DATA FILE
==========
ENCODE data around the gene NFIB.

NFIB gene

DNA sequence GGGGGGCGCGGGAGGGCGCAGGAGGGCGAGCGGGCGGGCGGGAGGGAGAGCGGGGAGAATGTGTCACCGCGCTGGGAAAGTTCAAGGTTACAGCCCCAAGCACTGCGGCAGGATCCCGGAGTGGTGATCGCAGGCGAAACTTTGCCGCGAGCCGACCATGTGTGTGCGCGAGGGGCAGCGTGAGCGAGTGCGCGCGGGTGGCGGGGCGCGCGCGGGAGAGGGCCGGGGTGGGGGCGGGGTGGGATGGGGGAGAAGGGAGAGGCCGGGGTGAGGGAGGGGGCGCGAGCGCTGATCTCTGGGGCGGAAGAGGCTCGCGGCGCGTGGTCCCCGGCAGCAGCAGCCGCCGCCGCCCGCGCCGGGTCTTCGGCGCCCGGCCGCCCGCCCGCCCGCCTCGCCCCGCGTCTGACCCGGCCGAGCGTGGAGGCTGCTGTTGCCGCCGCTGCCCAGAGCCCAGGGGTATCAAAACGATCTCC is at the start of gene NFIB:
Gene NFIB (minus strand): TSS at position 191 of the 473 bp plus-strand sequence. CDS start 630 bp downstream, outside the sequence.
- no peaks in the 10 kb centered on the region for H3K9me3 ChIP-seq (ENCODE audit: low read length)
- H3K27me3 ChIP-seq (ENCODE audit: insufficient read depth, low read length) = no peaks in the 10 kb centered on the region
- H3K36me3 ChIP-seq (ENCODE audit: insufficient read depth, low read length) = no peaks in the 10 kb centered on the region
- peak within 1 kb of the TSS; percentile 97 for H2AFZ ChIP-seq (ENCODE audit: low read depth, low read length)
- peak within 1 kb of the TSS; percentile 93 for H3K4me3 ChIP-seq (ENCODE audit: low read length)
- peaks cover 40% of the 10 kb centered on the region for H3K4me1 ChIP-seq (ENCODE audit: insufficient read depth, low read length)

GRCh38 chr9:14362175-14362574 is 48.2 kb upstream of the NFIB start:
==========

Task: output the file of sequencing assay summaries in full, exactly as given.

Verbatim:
ENCODE data around the gene NFIB.

NFIB gene

DNA sequence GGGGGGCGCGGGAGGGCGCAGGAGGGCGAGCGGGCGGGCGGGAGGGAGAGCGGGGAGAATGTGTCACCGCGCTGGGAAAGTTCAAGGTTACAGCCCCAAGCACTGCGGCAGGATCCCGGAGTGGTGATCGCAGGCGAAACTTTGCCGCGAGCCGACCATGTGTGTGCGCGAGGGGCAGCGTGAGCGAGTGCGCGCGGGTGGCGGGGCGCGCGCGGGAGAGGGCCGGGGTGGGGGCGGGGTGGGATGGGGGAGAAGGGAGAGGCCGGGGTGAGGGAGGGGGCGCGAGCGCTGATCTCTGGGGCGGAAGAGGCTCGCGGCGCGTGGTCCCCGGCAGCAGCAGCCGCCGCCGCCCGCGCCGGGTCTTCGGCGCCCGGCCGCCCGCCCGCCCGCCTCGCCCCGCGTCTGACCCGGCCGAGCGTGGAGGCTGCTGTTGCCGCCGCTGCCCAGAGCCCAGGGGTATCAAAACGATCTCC is at the start of gene NFIB:
Gene NFIB (minus strand): TSS at position 191 of the 473 bp plus-strand sequence. CDS start 630 bp downstream, outside the sequence.
- no peaks in the 10 kb centered on the region for H3K9me3 ChIP-seq (ENCODE audit: low read length)
- H3K27me3 ChIP-seq (ENCODE audit: insufficient read depth, low read length) = no peaks in the 10 kb centered on the region
- H3K36me3 ChIP-seq (ENCODE audit: insufficient read depth, low read length) = no peaks in the 10 kb centered on the region
- peak within 1 kb of the TSS; percentile 97 for H2AFZ ChIP-seq (ENCODE audit: low read depth, low read length)
- peak within 1 kb of the TSS; percentile 93 for H3K4me3 ChIP-seq (ENCODE audit: low read length)
- peaks cover 40% of the 10 kb centered on the region for H3K4me1 ChIP-seq (ENCODE audit: insufficient read depth, low read length)

GRCh38 chr9:14362175-14362574 is 48.2 kb upstream of the NFIB start: